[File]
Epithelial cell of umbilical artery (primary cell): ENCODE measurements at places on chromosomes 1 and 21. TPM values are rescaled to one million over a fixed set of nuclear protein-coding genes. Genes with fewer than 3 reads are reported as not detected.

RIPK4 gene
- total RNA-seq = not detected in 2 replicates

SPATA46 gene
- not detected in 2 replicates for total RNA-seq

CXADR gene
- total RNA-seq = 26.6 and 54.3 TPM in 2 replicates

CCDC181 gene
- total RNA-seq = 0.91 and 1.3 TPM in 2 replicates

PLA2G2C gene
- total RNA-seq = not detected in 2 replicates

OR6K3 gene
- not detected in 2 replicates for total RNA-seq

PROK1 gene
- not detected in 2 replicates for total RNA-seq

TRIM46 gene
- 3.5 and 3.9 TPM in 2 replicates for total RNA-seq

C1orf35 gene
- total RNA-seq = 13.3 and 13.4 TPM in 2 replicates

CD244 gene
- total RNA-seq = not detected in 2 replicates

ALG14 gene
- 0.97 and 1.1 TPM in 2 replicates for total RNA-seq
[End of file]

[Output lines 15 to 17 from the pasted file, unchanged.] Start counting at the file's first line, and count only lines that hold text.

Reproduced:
- not detected in 2 replicates for total RNA-seq

TRIM46 gene
- 3.5 and 3.9 TPM in 2 replicates for total RNA-seq